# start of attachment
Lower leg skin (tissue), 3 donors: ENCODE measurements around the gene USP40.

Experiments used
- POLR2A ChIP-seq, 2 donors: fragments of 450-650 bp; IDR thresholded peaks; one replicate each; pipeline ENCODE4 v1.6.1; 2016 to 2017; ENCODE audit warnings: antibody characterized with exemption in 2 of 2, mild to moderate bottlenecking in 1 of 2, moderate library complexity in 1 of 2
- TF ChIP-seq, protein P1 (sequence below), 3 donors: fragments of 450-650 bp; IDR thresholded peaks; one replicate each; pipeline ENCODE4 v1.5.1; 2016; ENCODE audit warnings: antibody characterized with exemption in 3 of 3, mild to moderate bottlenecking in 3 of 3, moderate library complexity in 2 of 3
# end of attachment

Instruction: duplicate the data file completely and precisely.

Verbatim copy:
Lower leg skin (tissue), 3 donors: ENCODE measurements around the gene USP40.

Experiments used
- POLR2A ChIP-seq, 2 donors: fragments of 450-650 bp; IDR thresholded peaks; one replicate each; pipeline ENCODE4 v1.6.1; 2016 to 2017; ENCODE audit warnings: antibody characterized with exemption in 2 of 2, mild to moderate bottlenecking in 1 of 2, moderate library complexity in 1 of 2
- TF ChIP-seq, protein P1 (sequence below), 3 donors: fragments of 450-650 bp; IDR thresholded peaks; one replicate each; pipeline ENCODE4 v1.5.1; 2016; ENCODE audit warnings: antibody characterized with exemption in 3 of 3, mild to moderate bottlenecking in 3 of 3, moderate library complexity in 2 of 3